All political gaffes are not created equal.

Some come to define campaigns, others disappear in a single news cycle (or sometimes less).

Photo illustration by Allie Ghaman/The Washington Post; original images by AP/Ohio Art and Melina Mara/The Washington Post

So what differentiates the gaffes that enter campaign folklore from those that even the most committed political junkies struggle to recall even a few weeks after they happen?

It’s actually a relatively simple answer: Gaffes that matter are those that speak to a larger narrative about a candidate or a doubt/worry that voters already have about that particular candidate.

Take the gaffe du jour — Mitt Romney aide Erik Fehrnstrom’s reference to an Etch-a-Sketch when asked whether the former Massachusetts governor’s move to the ideological right in the primary would hurt him with general election voters.

The Etch-a-Sketch incident is likely to linger in the electorate because it speaks to a broader storyline already bouncing around the political world: That Romney lacks any core convictions and that he will say and do whatever it takes to win. (It IS worth noting that Romney didn’t say the Etch-a-Sketch line — making it less powerful and perhaps less long lasting.)

Romney is also not helped by the fact that the Etch-a-Sketch is such a fun — and cheap! — campaign prop. Already both former House Speaker Newt Gingrich and former Pennsylvania senator Rick Santorum have been seen sporting Etch-a-Sketches on the trail. And you can bet Democrats are buying the children’s toy in bulk today for future use. (Not surprisingly, Etch-a-Sketch stock has soared over the past 24 hours.)

To that point, the Democratic National Committee released their second Etch-a-Sketch web video in as many days:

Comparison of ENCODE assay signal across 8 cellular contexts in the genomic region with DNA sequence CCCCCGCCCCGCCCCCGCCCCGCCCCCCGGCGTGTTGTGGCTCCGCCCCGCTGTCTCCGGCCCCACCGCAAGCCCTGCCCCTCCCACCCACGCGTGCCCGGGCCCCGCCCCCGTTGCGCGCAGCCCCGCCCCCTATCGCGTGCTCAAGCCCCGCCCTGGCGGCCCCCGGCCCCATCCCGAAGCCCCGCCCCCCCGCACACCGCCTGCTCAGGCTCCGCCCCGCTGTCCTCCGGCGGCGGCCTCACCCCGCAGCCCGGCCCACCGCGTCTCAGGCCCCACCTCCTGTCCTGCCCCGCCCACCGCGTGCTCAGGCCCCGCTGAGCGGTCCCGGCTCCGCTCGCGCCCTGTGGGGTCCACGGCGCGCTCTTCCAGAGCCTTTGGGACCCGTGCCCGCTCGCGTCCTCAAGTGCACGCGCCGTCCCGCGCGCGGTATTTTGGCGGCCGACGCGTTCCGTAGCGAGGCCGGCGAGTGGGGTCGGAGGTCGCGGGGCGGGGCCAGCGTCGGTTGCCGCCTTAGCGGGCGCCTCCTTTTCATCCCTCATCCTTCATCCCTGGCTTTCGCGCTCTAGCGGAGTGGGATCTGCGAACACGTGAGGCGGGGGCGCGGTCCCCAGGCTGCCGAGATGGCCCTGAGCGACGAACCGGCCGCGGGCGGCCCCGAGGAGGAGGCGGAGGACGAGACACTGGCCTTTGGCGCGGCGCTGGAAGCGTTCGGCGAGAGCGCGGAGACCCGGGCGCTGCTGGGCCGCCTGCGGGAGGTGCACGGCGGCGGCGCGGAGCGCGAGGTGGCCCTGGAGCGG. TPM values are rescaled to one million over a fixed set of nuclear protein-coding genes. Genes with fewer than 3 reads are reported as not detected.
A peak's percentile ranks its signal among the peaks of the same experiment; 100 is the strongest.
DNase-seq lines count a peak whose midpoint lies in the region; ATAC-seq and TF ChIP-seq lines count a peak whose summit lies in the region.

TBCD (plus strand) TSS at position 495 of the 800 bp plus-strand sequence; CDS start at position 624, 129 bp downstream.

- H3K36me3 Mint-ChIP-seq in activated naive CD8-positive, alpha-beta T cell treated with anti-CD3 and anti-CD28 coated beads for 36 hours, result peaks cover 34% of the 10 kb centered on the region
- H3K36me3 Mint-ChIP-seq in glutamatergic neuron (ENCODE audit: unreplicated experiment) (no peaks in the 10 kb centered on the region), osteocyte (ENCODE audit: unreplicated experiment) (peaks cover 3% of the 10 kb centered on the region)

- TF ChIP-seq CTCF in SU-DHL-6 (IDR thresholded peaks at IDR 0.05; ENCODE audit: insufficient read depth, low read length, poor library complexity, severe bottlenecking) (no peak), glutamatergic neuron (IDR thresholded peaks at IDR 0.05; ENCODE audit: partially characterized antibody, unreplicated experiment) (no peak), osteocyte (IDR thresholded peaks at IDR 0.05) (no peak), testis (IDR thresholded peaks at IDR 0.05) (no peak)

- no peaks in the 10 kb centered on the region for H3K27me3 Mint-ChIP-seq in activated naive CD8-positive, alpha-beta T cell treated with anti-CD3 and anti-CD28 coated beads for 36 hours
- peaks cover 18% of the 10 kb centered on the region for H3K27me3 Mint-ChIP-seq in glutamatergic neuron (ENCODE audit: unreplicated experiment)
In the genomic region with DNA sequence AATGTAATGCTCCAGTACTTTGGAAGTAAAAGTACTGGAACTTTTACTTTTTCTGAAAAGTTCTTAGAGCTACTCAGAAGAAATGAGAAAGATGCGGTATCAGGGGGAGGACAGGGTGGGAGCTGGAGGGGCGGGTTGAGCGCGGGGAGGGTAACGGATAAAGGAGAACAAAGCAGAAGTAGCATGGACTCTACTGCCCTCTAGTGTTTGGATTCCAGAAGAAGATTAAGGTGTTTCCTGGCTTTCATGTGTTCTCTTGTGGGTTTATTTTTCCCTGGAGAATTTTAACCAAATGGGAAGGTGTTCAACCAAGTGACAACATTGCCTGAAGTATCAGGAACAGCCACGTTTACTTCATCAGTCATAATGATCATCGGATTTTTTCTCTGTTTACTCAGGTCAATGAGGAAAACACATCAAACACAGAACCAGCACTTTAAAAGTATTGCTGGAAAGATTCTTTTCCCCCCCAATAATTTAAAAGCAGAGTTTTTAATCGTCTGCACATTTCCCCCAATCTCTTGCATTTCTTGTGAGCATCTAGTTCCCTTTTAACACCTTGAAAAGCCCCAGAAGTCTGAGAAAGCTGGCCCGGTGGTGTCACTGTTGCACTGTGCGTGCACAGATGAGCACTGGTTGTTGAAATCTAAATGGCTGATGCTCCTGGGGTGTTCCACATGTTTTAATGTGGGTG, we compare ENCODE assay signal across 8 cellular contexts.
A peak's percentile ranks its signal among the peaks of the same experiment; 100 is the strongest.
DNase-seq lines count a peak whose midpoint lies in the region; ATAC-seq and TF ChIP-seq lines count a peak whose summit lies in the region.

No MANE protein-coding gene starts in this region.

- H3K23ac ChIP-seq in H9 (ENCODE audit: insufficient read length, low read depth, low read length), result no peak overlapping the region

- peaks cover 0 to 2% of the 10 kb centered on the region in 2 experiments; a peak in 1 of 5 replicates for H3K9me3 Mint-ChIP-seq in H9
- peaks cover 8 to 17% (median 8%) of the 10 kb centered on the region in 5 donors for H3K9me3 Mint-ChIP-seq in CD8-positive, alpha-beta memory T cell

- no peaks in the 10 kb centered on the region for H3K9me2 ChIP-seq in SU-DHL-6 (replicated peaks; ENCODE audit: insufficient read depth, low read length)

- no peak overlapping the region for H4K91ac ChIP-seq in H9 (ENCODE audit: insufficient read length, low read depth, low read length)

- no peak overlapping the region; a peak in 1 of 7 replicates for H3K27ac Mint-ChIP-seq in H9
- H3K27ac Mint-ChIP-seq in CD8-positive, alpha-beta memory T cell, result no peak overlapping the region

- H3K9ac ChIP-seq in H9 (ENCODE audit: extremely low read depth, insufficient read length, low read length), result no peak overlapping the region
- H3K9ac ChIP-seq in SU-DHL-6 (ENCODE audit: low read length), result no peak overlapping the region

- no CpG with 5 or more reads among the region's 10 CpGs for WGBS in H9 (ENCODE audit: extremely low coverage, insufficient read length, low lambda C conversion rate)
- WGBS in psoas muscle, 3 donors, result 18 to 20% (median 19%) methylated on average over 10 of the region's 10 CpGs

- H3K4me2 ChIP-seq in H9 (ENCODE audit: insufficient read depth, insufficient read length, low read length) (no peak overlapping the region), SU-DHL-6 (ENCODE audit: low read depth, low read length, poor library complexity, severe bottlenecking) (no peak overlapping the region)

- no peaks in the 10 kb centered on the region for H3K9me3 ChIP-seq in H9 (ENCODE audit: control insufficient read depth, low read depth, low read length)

Contrast Fehnstrom’s gaffe with President Obama’s slip-up in May 2008 when he told a crowd in Oregon: “Over the last 15 months, we’ve traveled to every corner of the United States. I’ve now been in 57 states?”

Conservatives insisted that the reason that gaffe didn’t get enough attention was because of the media’s favoritism directed toward Obama. But, the truth is that the “57 states” comment didn’t become a defining moment in the 2008 campaign because there was no “Obama isn’t smart enough to be president” narrative out there. Democrats, independents and even many Republicans agreed that Obama had the intellectual goods to be president although there was considerable disagreement about whether his policies were the right fit for the country.

While Obama’s “57 states” gaffe never caught on, his comments about rural voters “clinging” to their religion and their guns — made at a fundraising event in California — became a huge problem for his campaign. Why? Because there was an “Obama as elitist” narrative already in the political bloodstream that his “cling” comments played directly into.

Recent (and even not-so-recent) political campaigns are filled with gaffes that prove our point.

* Massachusetts Sen John Kerry’s order of swiss cheese on his cheesesteak mattered because he was already fighting against the idea that he was out of touch with average Americans.

* Rick Perry’s “oops” moment mattered because from the second the Texas governor announced his 2012 candidacy for president there were questions about whether or not he was up to the task.

* George H.W. Bush looking at his watch during a presidential debate in the 1992 campaign mattered because there was a already a sense in the electorate that the incumbent president was aloof and uncaring.

* Edmund Muskie’s tearing up in New Hampshire during the 1972 presidential campaign mattered because it reinforced the idea kicking around in political circles that he was emotionally unstable and prone to burst of temper. (The one and only David Broder wrote extensively about the Muskie crying episode in his book “Behind the Front Page”.)

Playing to type — or even appearing to play to type — is the kiss of death when it comes to political gaffes. Given that political reality, Ferhnstrom’s Etch-a-Sketch gaffe looks likely to hound Romney for the foreseeable future.